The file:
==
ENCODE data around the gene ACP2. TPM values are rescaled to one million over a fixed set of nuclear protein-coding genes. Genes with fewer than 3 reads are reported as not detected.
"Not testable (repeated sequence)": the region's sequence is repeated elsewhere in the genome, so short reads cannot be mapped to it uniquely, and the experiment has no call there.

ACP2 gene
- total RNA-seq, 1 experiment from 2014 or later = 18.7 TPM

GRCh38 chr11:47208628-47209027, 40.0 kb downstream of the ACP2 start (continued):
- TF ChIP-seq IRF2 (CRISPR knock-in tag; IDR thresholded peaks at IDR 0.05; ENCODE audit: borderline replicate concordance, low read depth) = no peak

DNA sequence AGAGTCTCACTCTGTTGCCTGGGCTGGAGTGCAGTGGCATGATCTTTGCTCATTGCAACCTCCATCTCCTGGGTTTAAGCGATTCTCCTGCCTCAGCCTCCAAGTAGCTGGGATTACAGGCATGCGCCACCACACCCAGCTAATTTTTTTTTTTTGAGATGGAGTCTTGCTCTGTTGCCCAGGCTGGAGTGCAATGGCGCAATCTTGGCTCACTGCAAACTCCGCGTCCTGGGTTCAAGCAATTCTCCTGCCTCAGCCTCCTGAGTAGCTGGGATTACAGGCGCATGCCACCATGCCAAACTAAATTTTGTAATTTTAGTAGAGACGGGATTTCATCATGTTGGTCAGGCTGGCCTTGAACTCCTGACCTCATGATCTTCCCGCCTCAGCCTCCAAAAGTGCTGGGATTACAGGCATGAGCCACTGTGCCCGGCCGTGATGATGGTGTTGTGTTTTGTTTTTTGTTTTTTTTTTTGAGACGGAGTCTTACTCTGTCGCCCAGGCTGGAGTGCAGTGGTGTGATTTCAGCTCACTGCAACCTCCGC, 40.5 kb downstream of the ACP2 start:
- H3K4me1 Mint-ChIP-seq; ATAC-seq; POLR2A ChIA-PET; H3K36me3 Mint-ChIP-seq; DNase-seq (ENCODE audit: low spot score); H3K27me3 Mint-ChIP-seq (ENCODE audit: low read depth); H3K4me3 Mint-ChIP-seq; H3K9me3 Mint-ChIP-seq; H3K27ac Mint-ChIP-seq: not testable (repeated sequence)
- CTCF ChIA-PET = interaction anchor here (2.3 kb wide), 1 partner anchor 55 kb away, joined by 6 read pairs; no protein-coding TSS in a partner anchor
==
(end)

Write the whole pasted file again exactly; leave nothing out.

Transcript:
ENCODE data around the gene ACP2. TPM values are rescaled to one million over a fixed set of nuclear protein-coding genes. Genes with fewer than 3 reads are reported as not detected.
"Not testable (repeated sequence)": the region's sequence is repeated elsewhere in the genome, so short reads cannot be mapped to it uniquely, and the experiment has no call there.

ACP2 gene
- total RNA-seq, 1 experiment from 2014 or later = 18.7 TPM

GRCh38 chr11:47208628-47209027, 40.0 kb downstream of the ACP2 start (continued):
- TF ChIP-seq IRF2 (CRISPR knock-in tag; IDR thresholded peaks at IDR 0.05; ENCODE audit: borderline replicate concordance, low read depth) = no peak

DNA sequence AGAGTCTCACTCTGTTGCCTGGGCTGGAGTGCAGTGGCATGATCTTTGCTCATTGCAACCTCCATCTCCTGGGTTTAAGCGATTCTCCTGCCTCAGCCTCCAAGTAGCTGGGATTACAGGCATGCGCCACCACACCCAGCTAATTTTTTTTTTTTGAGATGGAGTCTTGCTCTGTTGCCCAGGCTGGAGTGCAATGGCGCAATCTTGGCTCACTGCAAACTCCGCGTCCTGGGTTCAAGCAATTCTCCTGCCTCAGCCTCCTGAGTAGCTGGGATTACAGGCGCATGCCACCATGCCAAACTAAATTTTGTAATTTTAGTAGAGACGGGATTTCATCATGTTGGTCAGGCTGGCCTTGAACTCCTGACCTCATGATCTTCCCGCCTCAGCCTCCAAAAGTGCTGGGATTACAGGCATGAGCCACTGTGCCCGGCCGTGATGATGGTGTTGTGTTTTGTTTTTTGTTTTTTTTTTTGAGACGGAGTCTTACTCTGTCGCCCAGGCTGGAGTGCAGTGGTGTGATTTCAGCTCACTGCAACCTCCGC, 40.5 kb downstream of the ACP2 start:
- H3K4me1 Mint-ChIP-seq; ATAC-seq; POLR2A ChIA-PET; H3K36me3 Mint-ChIP-seq; DNase-seq (ENCODE audit: low spot score); H3K27me3 Mint-ChIP-seq (ENCODE audit: low read depth); H3K4me3 Mint-ChIP-seq; H3K9me3 Mint-ChIP-seq; H3K27ac Mint-ChIP-seq: not testable (repeated sequence)
- CTCF ChIA-PET = interaction anchor here (2.3 kb wide), 1 partner anchor 55 kb away, joined by 6 read pairs; no protein-coding TSS in a partner anchor